Thursday February 3rd 2011 // Day 3
So, after having some troubles Live-tracing the movement patterns yesterday, we decided that we had to upgrade the ‘studio’ to prevent unwanted shadows in the pictures. After setting up tripod, lamp with indirect illuminating and movable reflector/screen, we got the last refinements on our setup in order. This included blocks to control the placement of the grid plane and directing the front to pint straight at our hair dryers flow of air.
Through the day we decided to experiment a bit in the placement of the partitions according to the diagram. We did this by moving the distance between the two partitions used all day. So for every experiment, we did three with different distance in between the elements.
As seen in the images, the short distance between the partitions in experiment 1 does not let the air flow back in before the placement of the second partition thus leaving it with out any changes. For the third experiment no changes are visible either, due to the distance from the hair dryer. Only in experiment 2 we see a small turbulent change in the salt at the corner of the partition, thereby giving evidence for a small wind blowing around the block.
In this test we really start to see how the wind reflecting off the partitions helps to guide the rest of the wind in a new direction. In the first experiment the wind from the first partition is being ‘sucked’ in behind the partition by the wind dividing on the second partition, where it loses some effect as also seen in the second experiment. Here the wind hitting the second partition and going in behind the first stays in a straight line since nothing is forcing in any other directions as we have seen the hair dryer do in earlier cases.
For the third test not much is happening, probably due to a low wind resistance.
Wednesday February 2nd 2011 // Day 2
After having worked aerodynamic tests in a 2Dimensional plane (Salt on a grid) all day we discovered some imperfections in the manner the tests were carried out.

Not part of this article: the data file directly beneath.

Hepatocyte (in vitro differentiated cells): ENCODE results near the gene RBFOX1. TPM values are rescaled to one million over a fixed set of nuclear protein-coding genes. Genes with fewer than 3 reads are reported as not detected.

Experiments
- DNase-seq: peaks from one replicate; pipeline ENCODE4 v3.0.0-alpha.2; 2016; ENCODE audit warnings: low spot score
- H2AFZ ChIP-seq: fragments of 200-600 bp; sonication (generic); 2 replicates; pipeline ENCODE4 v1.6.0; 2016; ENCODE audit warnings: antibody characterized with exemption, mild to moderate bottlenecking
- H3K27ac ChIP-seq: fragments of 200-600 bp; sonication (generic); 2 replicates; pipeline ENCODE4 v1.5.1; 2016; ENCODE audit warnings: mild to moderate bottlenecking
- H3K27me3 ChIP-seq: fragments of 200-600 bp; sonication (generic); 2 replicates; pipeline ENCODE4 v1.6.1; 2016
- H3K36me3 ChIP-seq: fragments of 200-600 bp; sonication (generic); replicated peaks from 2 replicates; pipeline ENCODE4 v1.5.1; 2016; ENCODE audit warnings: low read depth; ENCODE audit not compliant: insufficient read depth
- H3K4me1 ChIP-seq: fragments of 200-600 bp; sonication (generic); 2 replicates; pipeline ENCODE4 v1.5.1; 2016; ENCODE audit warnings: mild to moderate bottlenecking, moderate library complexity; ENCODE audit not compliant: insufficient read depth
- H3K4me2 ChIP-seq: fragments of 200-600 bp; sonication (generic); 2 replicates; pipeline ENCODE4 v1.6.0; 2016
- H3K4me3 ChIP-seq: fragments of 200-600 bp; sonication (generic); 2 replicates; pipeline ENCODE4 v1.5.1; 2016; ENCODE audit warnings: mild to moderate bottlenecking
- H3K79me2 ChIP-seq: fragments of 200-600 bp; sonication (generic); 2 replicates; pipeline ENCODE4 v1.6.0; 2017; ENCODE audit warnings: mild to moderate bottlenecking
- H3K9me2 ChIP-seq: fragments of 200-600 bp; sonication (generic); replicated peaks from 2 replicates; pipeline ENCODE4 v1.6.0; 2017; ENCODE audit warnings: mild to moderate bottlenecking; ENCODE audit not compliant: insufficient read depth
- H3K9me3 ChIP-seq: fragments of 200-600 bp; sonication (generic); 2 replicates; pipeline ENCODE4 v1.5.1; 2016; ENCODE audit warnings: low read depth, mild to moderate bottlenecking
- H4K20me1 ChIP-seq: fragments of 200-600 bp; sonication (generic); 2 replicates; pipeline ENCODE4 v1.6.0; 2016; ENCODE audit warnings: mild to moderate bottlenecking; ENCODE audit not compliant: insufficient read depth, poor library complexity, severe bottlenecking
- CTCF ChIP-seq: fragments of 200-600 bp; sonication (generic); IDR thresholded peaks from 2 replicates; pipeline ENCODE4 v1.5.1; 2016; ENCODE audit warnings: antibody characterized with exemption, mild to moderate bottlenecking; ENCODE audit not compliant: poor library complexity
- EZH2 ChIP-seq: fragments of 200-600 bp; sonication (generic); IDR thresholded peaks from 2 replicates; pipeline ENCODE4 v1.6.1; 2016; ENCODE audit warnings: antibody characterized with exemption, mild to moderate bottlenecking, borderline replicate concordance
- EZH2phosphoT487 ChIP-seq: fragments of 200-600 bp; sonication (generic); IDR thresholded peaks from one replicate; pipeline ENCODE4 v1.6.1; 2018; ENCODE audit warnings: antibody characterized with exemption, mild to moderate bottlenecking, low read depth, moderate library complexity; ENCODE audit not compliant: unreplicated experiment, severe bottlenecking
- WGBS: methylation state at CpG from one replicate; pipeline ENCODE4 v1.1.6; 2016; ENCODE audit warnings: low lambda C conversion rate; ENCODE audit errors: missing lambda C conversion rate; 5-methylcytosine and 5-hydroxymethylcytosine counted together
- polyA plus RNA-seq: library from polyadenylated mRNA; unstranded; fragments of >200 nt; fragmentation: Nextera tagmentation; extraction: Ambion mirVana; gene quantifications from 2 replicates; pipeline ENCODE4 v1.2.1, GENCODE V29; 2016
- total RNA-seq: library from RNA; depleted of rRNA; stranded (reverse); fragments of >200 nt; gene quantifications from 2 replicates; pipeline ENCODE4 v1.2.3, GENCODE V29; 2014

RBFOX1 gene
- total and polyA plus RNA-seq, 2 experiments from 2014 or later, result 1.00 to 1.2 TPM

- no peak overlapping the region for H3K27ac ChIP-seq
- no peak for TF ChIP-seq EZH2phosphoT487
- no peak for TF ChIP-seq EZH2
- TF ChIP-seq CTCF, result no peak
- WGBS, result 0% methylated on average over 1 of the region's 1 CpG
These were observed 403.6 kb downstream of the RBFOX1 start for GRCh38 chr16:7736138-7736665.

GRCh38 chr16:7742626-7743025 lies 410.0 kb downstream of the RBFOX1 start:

On of the toughest things were to try and get some symmetrical patterns on both sides of the partition. Usually because one of the sides ‘eroded’ faster than the other. In our attempts to control this, we discovered at least two factors affecting our problem. One was the direction of the wind from the hair dryer
blower that wasn’t always straight. This of course made it difficult to determine the direction and hence made the patterns asymmetrical.
Another affecting force was the distribution of the salt on the plane. Even with all our efforts to smooth out the surface (Vibrating the plane with cell phones doesn’t have much effect) it wasn’t perfect every time, which made the salt disappear from certain places faster than others.
What did help the most was small notches forth and back in the corners of the plane as to make a bit of circular motion and thereby distributing the salt smoother all over the plane.
The salt has been blown from both sides in an almost uniform pattern. Small irregularities derive from the non-perfect amounts of salt.
By moving the partition out of the center of the wind, we change how the wind is moving around the partition. This increases the wind flow on one side and decreases on the side away from the wind.
By changing the direction of the partition by 90 degrees, the pattern of erosion shrinks and the wind follows the sides of the partition.
When moved out of the centre of the wind, the erosion subsides on both sides. Though the inner side expands past the outer due to more wind.
s, here are the first (Motionpicture) results of today’s work:
And some diagrams of the same tests: